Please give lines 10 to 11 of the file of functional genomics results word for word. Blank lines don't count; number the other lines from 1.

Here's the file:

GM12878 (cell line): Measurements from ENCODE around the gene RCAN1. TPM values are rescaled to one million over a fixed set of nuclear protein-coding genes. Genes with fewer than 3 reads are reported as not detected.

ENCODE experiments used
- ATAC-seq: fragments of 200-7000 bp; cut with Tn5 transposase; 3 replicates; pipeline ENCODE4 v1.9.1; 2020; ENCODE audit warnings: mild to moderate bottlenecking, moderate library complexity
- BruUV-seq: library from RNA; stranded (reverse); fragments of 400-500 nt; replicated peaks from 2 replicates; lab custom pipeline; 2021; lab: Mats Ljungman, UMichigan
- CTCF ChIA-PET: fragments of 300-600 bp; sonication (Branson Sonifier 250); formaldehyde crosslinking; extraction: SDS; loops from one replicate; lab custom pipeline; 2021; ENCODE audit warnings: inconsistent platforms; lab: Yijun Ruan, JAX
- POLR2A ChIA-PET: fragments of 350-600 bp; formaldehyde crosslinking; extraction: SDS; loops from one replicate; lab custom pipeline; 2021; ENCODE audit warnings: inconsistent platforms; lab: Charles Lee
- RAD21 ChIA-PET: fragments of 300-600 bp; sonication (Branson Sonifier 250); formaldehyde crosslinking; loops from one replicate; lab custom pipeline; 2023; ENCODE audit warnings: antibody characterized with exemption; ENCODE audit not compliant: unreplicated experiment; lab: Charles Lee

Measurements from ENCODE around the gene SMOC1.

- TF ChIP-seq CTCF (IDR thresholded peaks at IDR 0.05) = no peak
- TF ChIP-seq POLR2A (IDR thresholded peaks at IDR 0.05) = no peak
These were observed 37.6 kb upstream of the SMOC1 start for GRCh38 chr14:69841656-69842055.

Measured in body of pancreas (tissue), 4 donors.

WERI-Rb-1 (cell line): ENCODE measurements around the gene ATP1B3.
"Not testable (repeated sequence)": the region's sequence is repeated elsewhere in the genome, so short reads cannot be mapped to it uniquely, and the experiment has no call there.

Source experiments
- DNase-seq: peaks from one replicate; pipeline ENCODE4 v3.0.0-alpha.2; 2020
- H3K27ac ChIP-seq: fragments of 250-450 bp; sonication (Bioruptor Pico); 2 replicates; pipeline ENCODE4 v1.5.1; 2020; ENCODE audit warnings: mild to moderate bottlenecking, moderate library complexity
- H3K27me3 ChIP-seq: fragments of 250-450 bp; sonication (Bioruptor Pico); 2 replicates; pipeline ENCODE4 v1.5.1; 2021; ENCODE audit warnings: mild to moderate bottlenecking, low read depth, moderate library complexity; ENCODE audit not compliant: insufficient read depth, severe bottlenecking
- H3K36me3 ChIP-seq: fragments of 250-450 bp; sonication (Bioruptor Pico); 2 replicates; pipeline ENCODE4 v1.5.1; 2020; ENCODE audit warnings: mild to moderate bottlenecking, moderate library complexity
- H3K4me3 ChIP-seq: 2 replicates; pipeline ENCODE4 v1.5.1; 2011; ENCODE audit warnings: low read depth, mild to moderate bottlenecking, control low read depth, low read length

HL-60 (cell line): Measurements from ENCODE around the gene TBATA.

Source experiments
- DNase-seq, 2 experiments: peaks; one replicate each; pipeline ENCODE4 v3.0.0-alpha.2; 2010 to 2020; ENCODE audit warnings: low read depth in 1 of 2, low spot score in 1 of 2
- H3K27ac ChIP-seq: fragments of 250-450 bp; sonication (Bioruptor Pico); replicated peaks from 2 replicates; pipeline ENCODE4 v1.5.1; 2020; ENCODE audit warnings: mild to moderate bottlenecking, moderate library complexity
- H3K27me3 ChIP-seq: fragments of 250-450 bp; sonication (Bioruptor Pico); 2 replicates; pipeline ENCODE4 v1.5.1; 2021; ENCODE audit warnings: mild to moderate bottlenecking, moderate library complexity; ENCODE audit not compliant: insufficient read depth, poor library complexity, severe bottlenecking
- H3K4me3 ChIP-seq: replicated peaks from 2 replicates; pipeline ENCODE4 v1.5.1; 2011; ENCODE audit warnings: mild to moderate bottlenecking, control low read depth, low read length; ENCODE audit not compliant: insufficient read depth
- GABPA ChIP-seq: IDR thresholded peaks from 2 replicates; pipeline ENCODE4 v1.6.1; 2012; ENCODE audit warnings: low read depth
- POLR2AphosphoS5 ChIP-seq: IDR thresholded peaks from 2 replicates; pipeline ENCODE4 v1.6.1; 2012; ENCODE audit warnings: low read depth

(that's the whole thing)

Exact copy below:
- TF ChIP-seq POLR2A (IDR thresholded peaks at IDR 0.05) = no peak
These were observed 37.6 kb upstream of the SMOC1 start for GRCh38 chr14:69841656-69842055.